Austrian and German formations began crossing into Serbia six days ago, and the invasion has already succeeded in conquering the peacetime Serbian capital of Belgrade. Their new ally Bulgaria has played coy with their enemies for weeks, but it was impossible to keep their mobilization secret forever, and Sofia’s diplomatic relations with Russia, France, and Britain have broken down. In a statement released today, Prime Minister Radoslavov finally admits his government’s intentions and explains the rationale for joining the Central Powers rather than the Entente.
Today we see races that are fighting, not indeed for ideals, but solely for their material interests. The more, therefore, we are bound to a country in a material way, the greater is that country’s interest in our maintenance and increase, since thereby that one will profit who helps us and is tied to us by economic bonds.
If, therefore, we are to change our previous policy for indefinite, unsafe, and to us even unknown advantages, that means the ruin of our agriculture and trade, and indeed everything that we have built up in thirty-six years, the reconstruction of our entire business as a people, and the seeking of new export markets for our goods.
The figures show that our trade, our interests, and our economic life are inseparably linked with Turkey, Germany, and Austria-Hungary.
Radoslavov is hardly being disingenuous about his country’s economic position and partnerships; indeed, Russian trade policy has excluded his country’s exports and helped create the wave of anti-Russian feeling on which he rode to power. Moreover, his reasoning reflects the tenuous state of the complex food systems of Eastern Europe and the Balkans which are being torn asunder by the Great War as the shadow of famine looms over the land.
All this would cause an economic crisis in Bulgaria such as we have never before witnessed and of which we can scarcely form a conception. Our live stock industry, as well as all mills that have been set up in Varna and Burgas to grind flour for Constantinople, will be ruined. Our finest and most useful industry will be destroyed, and the millions invested in them lost. The live stock industry is the basis of our agricultural life.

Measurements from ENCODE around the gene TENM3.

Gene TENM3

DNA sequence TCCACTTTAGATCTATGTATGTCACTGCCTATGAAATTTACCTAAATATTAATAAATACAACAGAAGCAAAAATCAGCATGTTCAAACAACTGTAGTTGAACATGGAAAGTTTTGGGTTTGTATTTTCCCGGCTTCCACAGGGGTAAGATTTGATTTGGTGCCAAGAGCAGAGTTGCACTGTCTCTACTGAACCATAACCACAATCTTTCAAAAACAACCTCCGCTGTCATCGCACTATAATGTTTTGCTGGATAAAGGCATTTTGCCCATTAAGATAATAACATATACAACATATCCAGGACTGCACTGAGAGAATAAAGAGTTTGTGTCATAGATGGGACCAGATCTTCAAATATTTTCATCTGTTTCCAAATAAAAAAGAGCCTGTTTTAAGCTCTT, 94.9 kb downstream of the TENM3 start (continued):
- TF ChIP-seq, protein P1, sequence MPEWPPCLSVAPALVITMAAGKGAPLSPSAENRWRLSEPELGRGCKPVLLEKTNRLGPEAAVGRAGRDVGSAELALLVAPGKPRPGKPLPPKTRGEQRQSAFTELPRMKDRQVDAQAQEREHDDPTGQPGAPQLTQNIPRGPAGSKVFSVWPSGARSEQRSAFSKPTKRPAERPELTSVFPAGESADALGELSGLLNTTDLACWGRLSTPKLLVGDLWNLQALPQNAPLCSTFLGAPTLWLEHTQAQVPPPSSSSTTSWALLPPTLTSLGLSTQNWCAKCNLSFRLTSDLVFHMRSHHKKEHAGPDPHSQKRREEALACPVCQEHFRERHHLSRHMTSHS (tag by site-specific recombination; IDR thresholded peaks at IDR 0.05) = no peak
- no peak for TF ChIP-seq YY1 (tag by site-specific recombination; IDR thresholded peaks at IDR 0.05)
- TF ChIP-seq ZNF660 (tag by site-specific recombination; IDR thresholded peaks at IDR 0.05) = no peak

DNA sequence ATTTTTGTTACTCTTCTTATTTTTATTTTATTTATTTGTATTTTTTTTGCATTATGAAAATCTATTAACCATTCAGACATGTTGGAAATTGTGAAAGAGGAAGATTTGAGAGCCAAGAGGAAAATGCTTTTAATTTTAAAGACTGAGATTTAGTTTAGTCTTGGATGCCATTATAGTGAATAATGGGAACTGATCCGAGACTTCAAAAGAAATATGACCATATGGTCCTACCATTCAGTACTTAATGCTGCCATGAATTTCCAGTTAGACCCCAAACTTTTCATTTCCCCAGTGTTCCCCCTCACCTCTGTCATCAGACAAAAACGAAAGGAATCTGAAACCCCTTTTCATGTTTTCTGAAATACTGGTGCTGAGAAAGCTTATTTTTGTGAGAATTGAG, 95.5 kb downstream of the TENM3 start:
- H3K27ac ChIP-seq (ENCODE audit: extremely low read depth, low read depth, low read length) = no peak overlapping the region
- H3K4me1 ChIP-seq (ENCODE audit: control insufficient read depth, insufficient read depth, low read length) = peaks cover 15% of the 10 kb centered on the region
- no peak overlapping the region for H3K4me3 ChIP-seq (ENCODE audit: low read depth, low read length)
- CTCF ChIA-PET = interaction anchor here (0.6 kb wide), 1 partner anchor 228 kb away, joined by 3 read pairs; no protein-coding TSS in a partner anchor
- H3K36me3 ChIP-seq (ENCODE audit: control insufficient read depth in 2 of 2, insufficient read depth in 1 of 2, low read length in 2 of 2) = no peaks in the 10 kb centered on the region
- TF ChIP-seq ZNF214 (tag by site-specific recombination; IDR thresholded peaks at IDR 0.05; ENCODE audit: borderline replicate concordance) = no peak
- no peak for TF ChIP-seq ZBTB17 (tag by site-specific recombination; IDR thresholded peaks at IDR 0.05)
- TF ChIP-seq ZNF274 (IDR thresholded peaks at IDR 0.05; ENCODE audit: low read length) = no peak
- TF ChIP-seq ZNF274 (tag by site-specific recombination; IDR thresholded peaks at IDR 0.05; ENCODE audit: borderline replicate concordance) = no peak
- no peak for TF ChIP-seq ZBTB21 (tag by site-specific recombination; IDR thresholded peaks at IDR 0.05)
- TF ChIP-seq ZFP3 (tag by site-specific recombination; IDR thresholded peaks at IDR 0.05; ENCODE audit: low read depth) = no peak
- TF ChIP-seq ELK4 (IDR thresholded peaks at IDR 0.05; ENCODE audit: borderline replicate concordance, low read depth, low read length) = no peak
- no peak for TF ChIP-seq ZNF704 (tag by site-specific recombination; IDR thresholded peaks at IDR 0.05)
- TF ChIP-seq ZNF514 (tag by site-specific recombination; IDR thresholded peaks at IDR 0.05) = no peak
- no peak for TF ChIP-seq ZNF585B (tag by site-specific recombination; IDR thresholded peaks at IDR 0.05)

But Radoslavov’s statement also masks the ambition of his king. Having taken the title ‘Tsar of the Bulgars’ in conscious imitation of Simeon the Great, Bulgaria’s legendary 10th Century monarch, Ferdinand I has always dreamed of recreating the empire his ancient predecessor ruled. Ferdinand’s role in the Balkan Wars of 1912-1913 certainly reflects these aspirations; so does this latest turn. By his count, there are six ‘great powers’ in Europe — the four monarchs of the Entente plus the two Kaisers of Germany and Austria — and Ferdinand has already told the world he intends to become the seventh.
Bulgarian mobilization has been held up by material shortages: stocks of rifles, uniforms, and supplies are insufficient to equip every soldier, and the country is much less eager for war than its leadership, with the result that Ferdinand’s original target date to commence his attack on the Serbs has been pushed back already. The first hostilities begin today near Belogradchik, a Bulgarian city in the northern border region, but the actual declaration of war will not be promulgated for another three days. Bulgarian formations attack the Serbian Army near Nišava that same day, and the pace of offensive operations picks up considerably afterwards.
On the 15th, Bulgarians bombard Valandova and advance into Vranya; once northern Serbia is being squeezed between the armies of all three enemies, the invasion spreads south along the border. The next day, the Serbian fortifications east of Zaječar come under fire; on the 17th, Bulgars push through the valley of the Timok River and capture Egri Palanka, marking the advance into the Macedonian lands that Ferdinand covets. By the end of the sixth day, Ferdinand’s army is already threatening Serbia’s logistical lifeline from Salonika.
Meanwhile, the Entente allies are virtually powerless to stop the onslaught against their Serbian ally. France and Britain declare war and a blockade of Bulgaria’s Aegean coast on the 16th; Russia declares war the next day, but none of them has substantial forces in the Balkan theater. Greece, which is the best-positioned potential partner to oppose Ferdinand, has been thrown into political turmoil by its pro-German monarch, who stubbornly maintains his country’s neutrality. Badly outnumbered and outgunned in a region with very little infrastructure, the Serbs are clearly doomed to defeat. Despite his military procurement woes, Tsar Ferdinand I seems to be fulfilling his dream of becoming Europe’s seventh imperial power.